Posts tagged ‘Holy Week’

April 29, 2011

An Even Holier Week

Last week may have been “Holy Week,” but this week—the Octave of Easter—is perhaps even holier.  It struck me only midway through the week that this time deserves some reflection, as well.

I love the incredible depth of the liturgical calendar.  The transition from Lent to Easter is one of the greatest examples.  Easter isn’t just a day; it’s eight days, which extend into a whole season—a season ten days longer than Lent!  I love that after the sacrifices, the focus on penance, and the daily reminders of our need for God’s mercy and grace, we have a celebration that just goes on and on.

In this hemisphere, at least, it’s a time when spring has finally come, the sun is shining (except when it’s raining), and for the first few weeks, at least, it seems like everyone is wearing her favorite dress.  It’s a time we are reminded of the victory, reminded of love, reminded that there is so much good in life.

While I love the symbols and the Scripture that define this season, prayer has been tough this past week.  Coming out on the other side of an intense season, with the opportunity to just relax, watch The Biggest Loser (which continues to inspire me, but more on that later), and eat dessert in the middle of the week, has thrown me off kilter, and it got me thinking.

Is joy more difficult to appreciate than suffering?

How many movies, books, and songs are there about trying to appreciate the good things in life?  Why can it be so difficult to enjoy the things we think we want for ourselves, for our families, when we have them?  Why are we (or why am I, at least) always thinking about the next thing?  The next day’s schedule, the next chore to complete, the next meal to cook?  Sure, part of it is our fast-paced society, but I think part of it is human nature, too.  We are so easily distracted, so easily pulled in myriad directions, that we struggle to focus on the here and now.  To be “present,” as it were.

I’m reminded of a quote from The Screwtape Letters by C.S. Lewis.  (If you haven’t read this, go find a copy and get going.  Like, now.  It’s a play, too, which I hear is phenomenal.  Read the book, then buy tickets.  Okay, tangent over.)  Here it is:

“For the Present is the point at which time touches eternity.”

The present is the moment in which we can experience love, grace, life in all its fullness, whether we are formally praying, in conversation with another person, or simply being silent and still.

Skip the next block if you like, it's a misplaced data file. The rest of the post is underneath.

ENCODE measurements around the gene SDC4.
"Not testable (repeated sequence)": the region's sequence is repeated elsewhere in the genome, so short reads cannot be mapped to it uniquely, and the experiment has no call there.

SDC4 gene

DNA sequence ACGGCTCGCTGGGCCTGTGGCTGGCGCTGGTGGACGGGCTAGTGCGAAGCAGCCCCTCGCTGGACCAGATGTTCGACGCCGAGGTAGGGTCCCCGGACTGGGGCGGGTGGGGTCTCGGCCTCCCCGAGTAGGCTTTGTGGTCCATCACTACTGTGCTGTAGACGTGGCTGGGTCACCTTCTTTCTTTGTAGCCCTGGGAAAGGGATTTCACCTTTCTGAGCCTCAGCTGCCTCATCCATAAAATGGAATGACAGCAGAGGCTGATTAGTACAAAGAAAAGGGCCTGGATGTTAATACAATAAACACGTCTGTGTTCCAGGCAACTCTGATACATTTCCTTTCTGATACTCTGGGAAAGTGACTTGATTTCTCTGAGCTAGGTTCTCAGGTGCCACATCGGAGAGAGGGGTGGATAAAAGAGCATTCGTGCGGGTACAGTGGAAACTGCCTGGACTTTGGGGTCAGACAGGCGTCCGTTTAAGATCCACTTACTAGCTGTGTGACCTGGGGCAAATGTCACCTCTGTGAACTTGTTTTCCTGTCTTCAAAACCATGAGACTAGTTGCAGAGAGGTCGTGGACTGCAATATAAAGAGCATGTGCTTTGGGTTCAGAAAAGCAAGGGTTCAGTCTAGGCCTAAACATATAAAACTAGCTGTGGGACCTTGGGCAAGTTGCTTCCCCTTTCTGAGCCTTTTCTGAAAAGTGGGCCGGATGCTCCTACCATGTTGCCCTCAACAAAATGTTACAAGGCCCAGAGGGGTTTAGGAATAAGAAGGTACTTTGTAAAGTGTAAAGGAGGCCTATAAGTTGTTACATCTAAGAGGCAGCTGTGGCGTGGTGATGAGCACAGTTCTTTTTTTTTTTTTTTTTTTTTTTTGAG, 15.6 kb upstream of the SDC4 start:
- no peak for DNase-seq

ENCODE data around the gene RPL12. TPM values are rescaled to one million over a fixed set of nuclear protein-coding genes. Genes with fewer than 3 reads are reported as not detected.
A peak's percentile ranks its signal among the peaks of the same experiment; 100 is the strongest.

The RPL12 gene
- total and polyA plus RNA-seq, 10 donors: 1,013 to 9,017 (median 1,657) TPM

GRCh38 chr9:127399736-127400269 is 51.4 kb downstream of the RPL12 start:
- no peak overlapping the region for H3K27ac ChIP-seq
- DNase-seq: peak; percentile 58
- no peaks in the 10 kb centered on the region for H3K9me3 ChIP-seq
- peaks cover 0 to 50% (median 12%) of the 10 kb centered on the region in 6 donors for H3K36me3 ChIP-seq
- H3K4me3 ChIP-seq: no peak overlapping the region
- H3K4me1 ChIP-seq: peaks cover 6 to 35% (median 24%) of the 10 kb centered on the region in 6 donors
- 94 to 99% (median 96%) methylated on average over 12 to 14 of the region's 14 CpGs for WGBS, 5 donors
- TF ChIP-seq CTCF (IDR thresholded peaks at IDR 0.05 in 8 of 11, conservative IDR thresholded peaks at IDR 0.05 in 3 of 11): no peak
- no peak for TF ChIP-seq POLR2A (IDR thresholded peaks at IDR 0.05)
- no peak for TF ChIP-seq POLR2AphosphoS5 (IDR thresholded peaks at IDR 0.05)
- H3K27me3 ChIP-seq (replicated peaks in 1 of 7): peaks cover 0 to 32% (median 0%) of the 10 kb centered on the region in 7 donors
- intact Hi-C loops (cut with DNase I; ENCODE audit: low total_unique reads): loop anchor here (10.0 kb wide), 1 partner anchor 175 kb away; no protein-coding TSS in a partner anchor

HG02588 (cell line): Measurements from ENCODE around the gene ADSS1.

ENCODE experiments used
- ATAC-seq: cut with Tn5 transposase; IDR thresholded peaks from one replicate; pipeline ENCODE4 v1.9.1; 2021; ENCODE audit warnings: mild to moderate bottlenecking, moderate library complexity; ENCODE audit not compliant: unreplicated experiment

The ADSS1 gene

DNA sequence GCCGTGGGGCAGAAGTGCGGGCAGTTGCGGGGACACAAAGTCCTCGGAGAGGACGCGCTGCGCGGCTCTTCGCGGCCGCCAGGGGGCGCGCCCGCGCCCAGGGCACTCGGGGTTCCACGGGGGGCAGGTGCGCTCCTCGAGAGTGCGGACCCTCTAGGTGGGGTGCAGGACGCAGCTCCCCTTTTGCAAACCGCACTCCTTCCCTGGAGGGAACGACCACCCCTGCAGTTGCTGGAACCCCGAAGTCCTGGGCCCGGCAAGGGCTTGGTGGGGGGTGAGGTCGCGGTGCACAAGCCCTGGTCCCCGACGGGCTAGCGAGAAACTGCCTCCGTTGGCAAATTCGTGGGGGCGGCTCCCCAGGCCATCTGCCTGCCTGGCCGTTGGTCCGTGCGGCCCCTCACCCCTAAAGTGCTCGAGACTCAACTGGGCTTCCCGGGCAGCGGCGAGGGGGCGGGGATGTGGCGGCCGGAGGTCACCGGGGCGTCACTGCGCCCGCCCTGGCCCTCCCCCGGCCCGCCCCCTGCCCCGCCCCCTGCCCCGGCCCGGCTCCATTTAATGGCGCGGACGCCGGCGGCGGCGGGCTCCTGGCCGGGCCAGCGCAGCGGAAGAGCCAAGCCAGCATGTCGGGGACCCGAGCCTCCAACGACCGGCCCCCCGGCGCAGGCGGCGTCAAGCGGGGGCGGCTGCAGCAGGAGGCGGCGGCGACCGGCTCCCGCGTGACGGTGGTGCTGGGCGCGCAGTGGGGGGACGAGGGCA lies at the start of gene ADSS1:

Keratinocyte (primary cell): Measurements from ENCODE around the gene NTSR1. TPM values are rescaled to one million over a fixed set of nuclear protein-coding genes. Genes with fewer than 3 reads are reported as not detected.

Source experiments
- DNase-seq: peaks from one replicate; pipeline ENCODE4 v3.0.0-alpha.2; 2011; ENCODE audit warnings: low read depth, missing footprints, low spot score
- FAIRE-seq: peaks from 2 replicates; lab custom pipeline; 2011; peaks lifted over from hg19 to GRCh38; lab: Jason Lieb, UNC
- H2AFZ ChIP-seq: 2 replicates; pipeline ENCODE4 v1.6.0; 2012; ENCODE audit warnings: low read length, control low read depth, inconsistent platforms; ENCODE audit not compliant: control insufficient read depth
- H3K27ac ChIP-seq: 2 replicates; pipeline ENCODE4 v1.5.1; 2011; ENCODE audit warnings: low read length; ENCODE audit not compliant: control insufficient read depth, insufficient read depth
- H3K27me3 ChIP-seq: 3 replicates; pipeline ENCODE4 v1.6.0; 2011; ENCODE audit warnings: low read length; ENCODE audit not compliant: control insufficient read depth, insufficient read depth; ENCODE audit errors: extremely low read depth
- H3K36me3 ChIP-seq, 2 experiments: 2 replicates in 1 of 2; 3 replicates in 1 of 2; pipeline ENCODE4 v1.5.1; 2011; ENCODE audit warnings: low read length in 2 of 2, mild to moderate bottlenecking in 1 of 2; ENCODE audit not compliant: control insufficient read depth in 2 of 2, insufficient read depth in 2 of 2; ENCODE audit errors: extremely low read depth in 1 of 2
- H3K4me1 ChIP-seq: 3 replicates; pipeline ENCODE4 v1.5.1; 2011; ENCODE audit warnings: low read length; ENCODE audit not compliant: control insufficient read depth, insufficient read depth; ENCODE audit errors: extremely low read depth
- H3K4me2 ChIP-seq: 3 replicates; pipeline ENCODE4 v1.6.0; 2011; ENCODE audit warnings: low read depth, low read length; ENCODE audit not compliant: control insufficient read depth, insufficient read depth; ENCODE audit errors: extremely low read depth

For me, the start of this Eastertide is as much a time of reflection and renewal as Lent was.  There is still much work to be done, yet now I am reminded that the promise is fulfilled.  And after forty days of keeping this word out of the liturgy, I can again call out, “Alleluia!”

April 25, 2011

Happy Easter!

Being found in appearance as a man, He humbled Himself by becoming obedient to the point of death, even death on a cross.

For this reason also, God highly exalted Him, and bestowed on Him the name which is above every name, so that at the name of Jesus every knee will bow, of those who are in heaven and on earth and under the earth, and that every tongue will confess that Jesus Christ is Lord, to the glory of God the Father. (Phil 2:8-11)

Happy Easter!

April 22, 2011

Good Friday

“Our freely chosen penances for Lent by now have begun to grow into virtues within us.  As the Catechism reminds us: ‘Human virtues are firm attitudes, stable dispositions, habitual perfections of intellect and will that govern our actions, order our passions, and guide our conduct according to reason and faith’ (Catechism of the Catholic Church 1804).  As Lent moves along in its final days, our penances may very well be with us after Easter, in the fruit they bear as the virtues of our life.”
— Father James M. Sullivan, O.P, taken from “The Last Days of Lent: Our Passions for the Passion”, Magnificat, April 2011

Most years I struggle with what to do about my Lenten sacrifices once the season has ended.  When I’ve given up sweets, the answer was easy (clearly go back to eating sweets, ASAP!).  But when I’ve added something new into my prayer life—time in a chapel each day or spiritual reading—it’s tough to give those things up, in a sense, and go back to “normal.”

The thought I’ve posted for today puts the transition into Eastertide, and then back into Ordinary Time, in a new and welcome perspective for me.  It’s not the things we do that matter as much as what those things do to us.  We can hold on to the lessons, the virtues, the new understanding of mercy and grace, without necessarily continuing our Lenten practices.

This year there will be some new moderation in our household, inspired by my Lenten observances.  For one thing, John and I are going to attempt limiting dessert to only one night a week and weekends (note: attempt!).  And for another, there is still some spiritual reading I’d like to do that wasn’t available during the season.  But these practices are more about a change in my priorities, a new mindset that I’d like to pursue in the future, than about living by the liturgical calendar.

I think I’ve mentioned it here before, but one of my favorite quotes about prayer is this, “Prayer doesn’t change the situation, it changes you.”  I’m not sure how to credit this, because whoever passed these words on to me told me they came from an episode of Dawson’s Creek.  Go figure.  But now I see that this is very much the case as Lent draws to a close.  I am entering into the Easter season not only with permission for myself to catch up on seven weeks of The Biggest Loser, but more importantly, with a stronger realization of God’s love in my life every day and a new willingness to respond to it with all I have.

A blessed Triduum to you!

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